What is bowel cancer screening?
About one in 20 people in the UK will develop bowel cancer during their lifetime. It is the third most common cancer in the UK, and the second leading cause of cancer deaths, with over 16,000 people dying from it each year. 
Regular bowel cancer screening has been shown to reduce the risk of dying from bowel cancer by 16%. Bowel cancer screening aims to detect bowel cancer at an early stage (in people with no symptoms), when treatment is more likely to be effective. 
Bowel cancer screening can also detect polyps. These are not cancers, but may develop into cancers over time. They can easily be removed, reducing the risk of bowel cancer developing.
The NHS Bowel Cancer Screening Programme in Lincolnshire offers screening every two years to all men and women aged 60 to 74. People over 74 can request a screening kit by calling the free phone helpline 0800 707 6060.
How the programme works
Men and women eligible for screening receive an invitation letter explaining the programme, and an information leaflet entitled ‘Bowel Cancer Screening – The Facts’.
About a week later, a faecal occult blood (FOB) test kit is sent out along with step-by-step instructions for completing the test at home and sending the samples to the hub laboratory. For Lincolnshire the Hub is based at Queen’s Medical Centre (QMC) Nottingham. The test is then processed and the results sent within two weeks.
Around 98 in 100 people will receive a normal result and will be returned to routine screening. They will be invited for bowel cancer screening every two years if still within the eligible age range for routine screening. Remember, if you are over 74 you can request a kit by calling the helpline 0800 707 6060.
Around two in 100 people will receive an abnormal result. They will be referred for further investigation and usually offered a colonoscopy.
Around four in 100 people may initially receive an unclear result which means that there was a slight suggestion of blood in the test sample. This could be caused by conditions other than cancer such as haemorrhoids (piles). An unclear result does not mean that cancer is present, but that the FOB test will need to be repeated. Most people who repeat the test will then go on to receive a normal result.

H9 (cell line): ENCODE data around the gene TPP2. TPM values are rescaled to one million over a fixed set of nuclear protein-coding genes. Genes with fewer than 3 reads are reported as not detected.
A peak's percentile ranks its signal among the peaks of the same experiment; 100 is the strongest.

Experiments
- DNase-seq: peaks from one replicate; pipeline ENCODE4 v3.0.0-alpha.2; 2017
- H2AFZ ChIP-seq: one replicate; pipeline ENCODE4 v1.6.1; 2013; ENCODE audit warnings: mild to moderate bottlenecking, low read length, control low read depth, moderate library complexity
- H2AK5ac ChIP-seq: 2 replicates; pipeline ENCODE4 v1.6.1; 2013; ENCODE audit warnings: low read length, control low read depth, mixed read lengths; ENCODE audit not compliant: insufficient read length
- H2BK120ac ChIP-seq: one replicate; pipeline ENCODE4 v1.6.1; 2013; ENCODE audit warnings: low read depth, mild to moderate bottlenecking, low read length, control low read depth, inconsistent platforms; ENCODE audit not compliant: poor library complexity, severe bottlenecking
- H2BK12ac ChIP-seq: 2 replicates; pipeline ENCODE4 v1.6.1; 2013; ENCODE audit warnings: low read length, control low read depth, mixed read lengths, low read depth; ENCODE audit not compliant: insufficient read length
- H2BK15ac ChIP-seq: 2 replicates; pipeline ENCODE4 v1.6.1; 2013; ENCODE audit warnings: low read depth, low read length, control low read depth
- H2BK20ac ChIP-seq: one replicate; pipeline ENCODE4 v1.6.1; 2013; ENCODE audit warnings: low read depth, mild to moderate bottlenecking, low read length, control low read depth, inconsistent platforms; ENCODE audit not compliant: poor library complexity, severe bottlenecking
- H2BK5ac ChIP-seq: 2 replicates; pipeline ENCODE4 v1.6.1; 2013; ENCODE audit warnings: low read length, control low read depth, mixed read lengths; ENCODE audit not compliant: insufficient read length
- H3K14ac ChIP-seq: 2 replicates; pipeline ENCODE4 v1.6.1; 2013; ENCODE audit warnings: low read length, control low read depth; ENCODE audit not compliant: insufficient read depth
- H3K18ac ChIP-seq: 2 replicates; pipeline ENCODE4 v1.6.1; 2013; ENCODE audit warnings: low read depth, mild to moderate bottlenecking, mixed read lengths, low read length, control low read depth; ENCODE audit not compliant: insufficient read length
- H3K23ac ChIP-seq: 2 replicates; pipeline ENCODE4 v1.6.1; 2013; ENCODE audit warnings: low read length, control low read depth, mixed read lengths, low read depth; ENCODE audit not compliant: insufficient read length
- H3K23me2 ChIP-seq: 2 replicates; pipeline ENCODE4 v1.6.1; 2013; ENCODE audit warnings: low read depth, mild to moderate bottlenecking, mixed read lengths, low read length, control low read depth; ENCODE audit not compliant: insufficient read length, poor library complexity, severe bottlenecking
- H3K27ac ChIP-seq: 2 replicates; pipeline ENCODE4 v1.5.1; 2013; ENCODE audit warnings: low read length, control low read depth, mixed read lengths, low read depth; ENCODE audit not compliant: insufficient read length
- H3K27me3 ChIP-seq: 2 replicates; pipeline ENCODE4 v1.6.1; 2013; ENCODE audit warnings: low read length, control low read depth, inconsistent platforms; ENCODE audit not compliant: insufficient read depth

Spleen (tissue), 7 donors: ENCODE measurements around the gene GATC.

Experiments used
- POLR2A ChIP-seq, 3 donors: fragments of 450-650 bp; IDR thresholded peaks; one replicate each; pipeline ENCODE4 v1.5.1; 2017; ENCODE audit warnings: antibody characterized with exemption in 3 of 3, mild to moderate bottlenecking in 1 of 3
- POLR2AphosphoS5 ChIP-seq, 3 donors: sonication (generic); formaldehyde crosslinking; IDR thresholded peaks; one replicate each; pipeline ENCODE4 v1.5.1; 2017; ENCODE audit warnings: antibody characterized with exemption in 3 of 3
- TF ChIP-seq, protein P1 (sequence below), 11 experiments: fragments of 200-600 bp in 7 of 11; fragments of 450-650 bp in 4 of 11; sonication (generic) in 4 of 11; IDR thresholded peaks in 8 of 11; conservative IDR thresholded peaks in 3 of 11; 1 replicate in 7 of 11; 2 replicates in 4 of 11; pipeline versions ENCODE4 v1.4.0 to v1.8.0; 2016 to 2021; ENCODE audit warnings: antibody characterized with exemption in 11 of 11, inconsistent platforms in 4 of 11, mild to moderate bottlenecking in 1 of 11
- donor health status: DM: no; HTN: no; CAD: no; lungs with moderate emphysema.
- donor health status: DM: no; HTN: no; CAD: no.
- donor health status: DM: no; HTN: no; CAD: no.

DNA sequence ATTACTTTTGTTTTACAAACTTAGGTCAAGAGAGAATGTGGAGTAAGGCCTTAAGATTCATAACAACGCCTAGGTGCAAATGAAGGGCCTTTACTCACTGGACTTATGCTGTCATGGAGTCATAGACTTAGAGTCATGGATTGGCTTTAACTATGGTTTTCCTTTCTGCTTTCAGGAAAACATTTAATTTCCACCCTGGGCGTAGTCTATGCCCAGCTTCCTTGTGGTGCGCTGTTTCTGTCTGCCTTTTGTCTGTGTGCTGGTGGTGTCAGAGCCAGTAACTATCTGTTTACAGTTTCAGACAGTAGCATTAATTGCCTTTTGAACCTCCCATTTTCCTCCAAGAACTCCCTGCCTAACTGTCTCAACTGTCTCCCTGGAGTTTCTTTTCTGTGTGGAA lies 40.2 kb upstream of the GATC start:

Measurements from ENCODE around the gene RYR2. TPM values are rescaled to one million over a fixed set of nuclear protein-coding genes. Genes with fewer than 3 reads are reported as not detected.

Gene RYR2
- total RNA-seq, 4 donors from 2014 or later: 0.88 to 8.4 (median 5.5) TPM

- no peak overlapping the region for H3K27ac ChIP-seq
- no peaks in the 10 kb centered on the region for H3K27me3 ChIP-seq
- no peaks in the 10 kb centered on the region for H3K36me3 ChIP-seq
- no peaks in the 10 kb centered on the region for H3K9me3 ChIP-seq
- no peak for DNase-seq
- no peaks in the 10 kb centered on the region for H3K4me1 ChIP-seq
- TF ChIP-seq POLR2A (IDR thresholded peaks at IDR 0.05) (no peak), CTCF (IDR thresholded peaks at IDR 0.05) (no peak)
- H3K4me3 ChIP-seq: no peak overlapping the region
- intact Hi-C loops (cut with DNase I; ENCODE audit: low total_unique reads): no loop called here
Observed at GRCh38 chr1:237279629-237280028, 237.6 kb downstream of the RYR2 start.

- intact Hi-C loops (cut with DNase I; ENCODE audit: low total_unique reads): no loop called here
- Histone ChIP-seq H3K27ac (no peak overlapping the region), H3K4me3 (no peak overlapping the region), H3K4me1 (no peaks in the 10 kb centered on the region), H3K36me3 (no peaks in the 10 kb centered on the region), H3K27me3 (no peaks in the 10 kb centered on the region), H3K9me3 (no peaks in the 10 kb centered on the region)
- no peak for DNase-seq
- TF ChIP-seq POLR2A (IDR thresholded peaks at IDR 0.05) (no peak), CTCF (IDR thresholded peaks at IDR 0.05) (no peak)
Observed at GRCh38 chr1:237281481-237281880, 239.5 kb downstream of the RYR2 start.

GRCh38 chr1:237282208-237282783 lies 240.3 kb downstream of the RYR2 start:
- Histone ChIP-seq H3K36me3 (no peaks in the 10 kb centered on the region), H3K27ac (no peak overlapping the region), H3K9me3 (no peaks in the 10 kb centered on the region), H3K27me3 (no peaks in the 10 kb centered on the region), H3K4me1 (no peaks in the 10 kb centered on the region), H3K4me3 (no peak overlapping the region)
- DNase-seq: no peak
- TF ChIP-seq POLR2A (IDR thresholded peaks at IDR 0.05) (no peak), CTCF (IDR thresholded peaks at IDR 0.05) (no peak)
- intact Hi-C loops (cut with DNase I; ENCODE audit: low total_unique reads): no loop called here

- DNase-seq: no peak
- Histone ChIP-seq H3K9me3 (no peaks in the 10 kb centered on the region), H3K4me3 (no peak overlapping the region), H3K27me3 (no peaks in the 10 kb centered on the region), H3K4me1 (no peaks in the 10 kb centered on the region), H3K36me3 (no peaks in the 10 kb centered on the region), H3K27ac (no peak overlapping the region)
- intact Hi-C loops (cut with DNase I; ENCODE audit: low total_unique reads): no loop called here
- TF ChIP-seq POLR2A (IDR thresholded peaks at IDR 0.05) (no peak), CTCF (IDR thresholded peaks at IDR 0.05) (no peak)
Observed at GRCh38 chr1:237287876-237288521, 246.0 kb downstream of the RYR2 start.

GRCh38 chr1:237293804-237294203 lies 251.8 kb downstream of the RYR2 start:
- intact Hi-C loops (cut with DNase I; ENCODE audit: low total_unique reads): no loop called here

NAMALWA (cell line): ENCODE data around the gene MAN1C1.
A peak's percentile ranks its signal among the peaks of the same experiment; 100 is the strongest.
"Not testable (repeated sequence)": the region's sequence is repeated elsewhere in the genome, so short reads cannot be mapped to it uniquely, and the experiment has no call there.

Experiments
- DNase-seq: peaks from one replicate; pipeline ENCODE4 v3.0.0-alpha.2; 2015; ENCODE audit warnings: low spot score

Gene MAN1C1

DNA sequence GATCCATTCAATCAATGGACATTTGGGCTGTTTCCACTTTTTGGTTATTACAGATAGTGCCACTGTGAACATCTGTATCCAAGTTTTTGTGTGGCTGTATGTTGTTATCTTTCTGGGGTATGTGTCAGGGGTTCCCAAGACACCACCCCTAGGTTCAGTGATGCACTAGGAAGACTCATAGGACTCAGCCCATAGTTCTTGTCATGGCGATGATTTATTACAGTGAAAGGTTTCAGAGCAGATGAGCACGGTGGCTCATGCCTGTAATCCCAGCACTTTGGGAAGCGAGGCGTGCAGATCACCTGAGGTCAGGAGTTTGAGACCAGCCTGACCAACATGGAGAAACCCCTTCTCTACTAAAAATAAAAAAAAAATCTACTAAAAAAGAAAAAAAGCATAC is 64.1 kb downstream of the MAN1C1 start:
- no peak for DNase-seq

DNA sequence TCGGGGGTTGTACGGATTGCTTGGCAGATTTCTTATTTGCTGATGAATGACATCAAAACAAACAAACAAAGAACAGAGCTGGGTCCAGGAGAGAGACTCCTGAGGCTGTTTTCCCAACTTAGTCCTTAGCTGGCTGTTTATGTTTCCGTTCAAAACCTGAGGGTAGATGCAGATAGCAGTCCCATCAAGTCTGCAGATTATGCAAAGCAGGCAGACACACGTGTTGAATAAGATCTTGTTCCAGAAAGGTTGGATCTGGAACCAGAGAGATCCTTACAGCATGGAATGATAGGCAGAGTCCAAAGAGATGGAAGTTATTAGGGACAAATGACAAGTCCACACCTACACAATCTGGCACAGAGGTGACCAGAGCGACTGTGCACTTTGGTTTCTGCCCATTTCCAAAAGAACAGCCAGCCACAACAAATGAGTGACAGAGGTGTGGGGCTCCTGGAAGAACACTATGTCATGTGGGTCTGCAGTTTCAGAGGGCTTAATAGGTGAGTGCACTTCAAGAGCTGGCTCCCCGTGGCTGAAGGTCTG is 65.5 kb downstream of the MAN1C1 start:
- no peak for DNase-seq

Polyps and bowel cancers sometimes bleed, and the FOB test works by detecting tiny amounts of blood which cannot normally be seen in bowel motions. ‘Occult’ means hidden. The FOB test does not diagnose bowel cancer, but the results will indicate whether further investigation (usually a colonoscopy) is needed.
People who receive an abnormal result will be offered an appointment with a specialist nurse. The nurse will explain what a colonoscopy involves, assess the patient’s fitness for the procedure, and answer any questions. These appointments should be offered at the hospital (Lincoln, Boston, Grantham or Louth) nearest to the patients registered GP.
What is a colonoscopy?
A colonoscopy is an investigation that involves looking directly at the lining of the large bowel. A sedative is given and then a thin, flexible tube with a tiny camera attached (a colonoscope) is passed into the back passage and guided around the bowel. If polyps are found, most can be removed painlessly, using a wire loop passed down the colonoscope tube. These tissue samples are then checked for any abnormal cells that might be cancerous.
In Lincolnshire the screening colonoscopies are undertaken in the endoscopy department at Lincoln County Hospital and Pilgrim Hospital, Boston.
- About five in 10 people who have a colonoscopy will have a normal result.
- About four in 10 will be found to have a polyp, which if removed may prevent cancer developing.
- About one in 10 people will be found to have cancer when they have a colonoscopy.